Finding His Voice: WVU’s T.J. Simmons

West Virginia receiver TJ Simmons gains yardage after a reception
West Virginia receiver TJ Simmons gains yardage after a reception

West Virginia wide receiver T.J. Simmons has always had a friendly, outgoing personality. However, it took the fifth-year senior from Birmingham, Alabama, a while to learn how to use that to make himself heard.

It wasn’t that Simmons was afraid to speak.

Far from it.

Always vocal, smiling and easy to find in a crowd, he brings energy wherever he’s located. However, when it came to more weighty issues, including those of social justice, it took him a bit longer to figure out how to marshal his thoughts and use his position in the best way possible.

“On behalf of the West Virginia football team, our thoughts go out to Jacob Blake and his family.  We want to say that we want change in this world, and the WVU football team is promoting change. We are trying to figure out things we can do to push for change in this country.”
— T.J. Simmons

“As a redshirt freshman, I was outspoken, but I wasn’t the guy who was going to stand up and lead a group,” he related. “I was still in the background trying to figure out who I was and trying to find my way. With the years of experience I have now, I am more open to talking and speaking out on things.”

A year ago, this process would have covered items such as taking a leadership role in his position group, or in the locker room as a voice the entire team would listen to. He might have been advising a younger teammate on the intricacies of a pass route, or on the importance of balancing nutrition, rest and work.

Now, however, there’s an entirely new, and very important angle in which he can bring his thoughts and beliefs to bear. That’s the movement for social justice and equality in the U.S., which has dominated headlines in this very turbulent year.

West Virginia receiver T.J. Simmons (1) celebrates the first of his two touchdowns
West Virginia receiver T.J. Simmons (1) 

Simmons took time at the beginning of a remote interview session on Saturday to offer a brief statement on behalf of the team. His measured approach in doing so showed, on several levels, why he is a perfect spokesman.

“On behalf of the West Virginia football team, our thoughts go out to Jacob Blake and his family.  We want to say that we want change in this world, and the WVU football team is promoting change. We are trying to figure out things we can do to push for change in this country.”

Simmons was specifically referencing the recent shooting of Jacob Blake in Milwaukee, Wisconsin. On a broader level, he was also noting that he and his teammates are aware of the push for a better society, and are working to support those initiatives.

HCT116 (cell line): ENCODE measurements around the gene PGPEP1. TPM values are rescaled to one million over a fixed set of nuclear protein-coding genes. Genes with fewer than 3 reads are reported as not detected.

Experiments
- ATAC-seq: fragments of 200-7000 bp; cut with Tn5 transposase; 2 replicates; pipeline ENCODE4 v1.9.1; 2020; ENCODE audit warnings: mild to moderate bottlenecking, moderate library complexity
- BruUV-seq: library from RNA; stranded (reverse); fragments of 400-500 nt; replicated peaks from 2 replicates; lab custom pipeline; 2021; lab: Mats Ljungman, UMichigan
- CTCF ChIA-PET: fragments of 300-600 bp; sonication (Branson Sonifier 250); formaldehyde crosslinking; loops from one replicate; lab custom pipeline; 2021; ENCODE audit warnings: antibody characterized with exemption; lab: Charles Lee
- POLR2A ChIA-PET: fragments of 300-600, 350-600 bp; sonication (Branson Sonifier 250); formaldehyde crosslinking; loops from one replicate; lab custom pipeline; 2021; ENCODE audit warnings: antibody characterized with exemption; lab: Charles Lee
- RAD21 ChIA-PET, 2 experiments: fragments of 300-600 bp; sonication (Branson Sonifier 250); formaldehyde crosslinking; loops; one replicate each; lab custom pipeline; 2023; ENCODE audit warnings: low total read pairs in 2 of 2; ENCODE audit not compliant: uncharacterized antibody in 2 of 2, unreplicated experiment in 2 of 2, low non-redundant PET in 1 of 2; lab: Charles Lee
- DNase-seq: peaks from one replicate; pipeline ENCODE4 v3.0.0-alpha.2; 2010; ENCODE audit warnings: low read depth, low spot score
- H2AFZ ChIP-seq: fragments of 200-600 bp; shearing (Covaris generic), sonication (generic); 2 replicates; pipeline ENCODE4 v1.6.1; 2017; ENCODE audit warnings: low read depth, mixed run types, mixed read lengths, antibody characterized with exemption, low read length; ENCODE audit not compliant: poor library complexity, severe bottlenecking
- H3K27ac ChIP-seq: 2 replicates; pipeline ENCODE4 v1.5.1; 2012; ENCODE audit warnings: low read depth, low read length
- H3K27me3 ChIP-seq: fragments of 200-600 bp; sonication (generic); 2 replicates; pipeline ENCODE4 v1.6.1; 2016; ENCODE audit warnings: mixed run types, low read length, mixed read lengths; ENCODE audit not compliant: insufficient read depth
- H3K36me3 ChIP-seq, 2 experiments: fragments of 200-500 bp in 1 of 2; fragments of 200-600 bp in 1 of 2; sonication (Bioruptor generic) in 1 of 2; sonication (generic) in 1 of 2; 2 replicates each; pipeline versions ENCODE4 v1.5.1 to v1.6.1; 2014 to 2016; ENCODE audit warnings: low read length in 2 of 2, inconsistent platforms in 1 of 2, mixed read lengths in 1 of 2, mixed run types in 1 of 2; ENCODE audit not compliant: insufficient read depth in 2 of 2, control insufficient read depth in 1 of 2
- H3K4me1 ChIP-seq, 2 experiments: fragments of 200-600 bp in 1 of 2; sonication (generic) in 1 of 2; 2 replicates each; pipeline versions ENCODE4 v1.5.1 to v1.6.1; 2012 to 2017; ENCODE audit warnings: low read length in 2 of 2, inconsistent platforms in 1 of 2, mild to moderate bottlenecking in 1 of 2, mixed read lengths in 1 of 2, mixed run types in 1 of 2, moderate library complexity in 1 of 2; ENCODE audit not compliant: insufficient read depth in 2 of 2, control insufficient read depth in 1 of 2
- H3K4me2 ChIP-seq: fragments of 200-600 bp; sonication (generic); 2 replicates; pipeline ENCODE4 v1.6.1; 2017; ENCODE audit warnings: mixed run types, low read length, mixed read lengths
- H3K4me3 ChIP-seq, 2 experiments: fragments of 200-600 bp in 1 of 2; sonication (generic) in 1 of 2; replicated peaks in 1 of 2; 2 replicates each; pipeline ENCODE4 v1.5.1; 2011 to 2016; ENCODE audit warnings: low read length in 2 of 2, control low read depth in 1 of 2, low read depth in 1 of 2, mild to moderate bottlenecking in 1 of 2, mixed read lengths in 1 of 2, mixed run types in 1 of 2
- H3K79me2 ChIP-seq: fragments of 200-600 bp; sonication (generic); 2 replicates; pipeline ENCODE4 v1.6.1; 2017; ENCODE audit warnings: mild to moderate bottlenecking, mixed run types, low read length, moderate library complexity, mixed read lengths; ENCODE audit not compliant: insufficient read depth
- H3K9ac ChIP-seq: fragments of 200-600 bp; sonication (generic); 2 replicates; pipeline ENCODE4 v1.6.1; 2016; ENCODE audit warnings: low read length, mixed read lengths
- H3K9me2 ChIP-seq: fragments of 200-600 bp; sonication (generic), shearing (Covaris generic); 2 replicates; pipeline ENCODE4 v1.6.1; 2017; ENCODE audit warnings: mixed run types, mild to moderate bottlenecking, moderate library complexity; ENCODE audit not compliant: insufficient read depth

West Virginia’s coaching staff has also been helping the players in using their influence. Simmons mentioned a recent question from head coach Neal Brown that helped him reflect on what he can do.

“Coach Brown posed a question to us, ‘What can I (meaning each player) do to create change?'” Simmons said. “One thing I wrote down was to use my voice to spread the word to educate people on things they might not know.”

Change has to come on many levels, and be pushed from many angles. Change can be painful, just like the incidents that created it. Simmons understands that speaking out is just one of many items that have to come together in order to make things better.

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“Just being who I am, I realized that I have a big platform, and a lot of people listen to what I say,” he said. “My teammate Boosie (Osman) Kamara is on the diversity committee we have, and that is built to promote things that we want to get changed. He told us the athletic department is having a march (on Sunday) so that’s one thing we are going to do. We are going to get out show that we are all united as a football team and as an athletic department at West Virginia.”

Brown, for his part, supports his players. His 5th Quarter program, which is intended to help his players develop in all aspects of life, both on and off the field, include character and leadership development, along with real life and social responsibility as pillars. There’s probably no better evidence of taking those lessons and putting them into practice than Simmons did on Saturday.




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Home Page forums Finding His Voice: WVU’s T.J. Simmons

Home Page forums Finding His Voice: WVU’s T.J. Simmons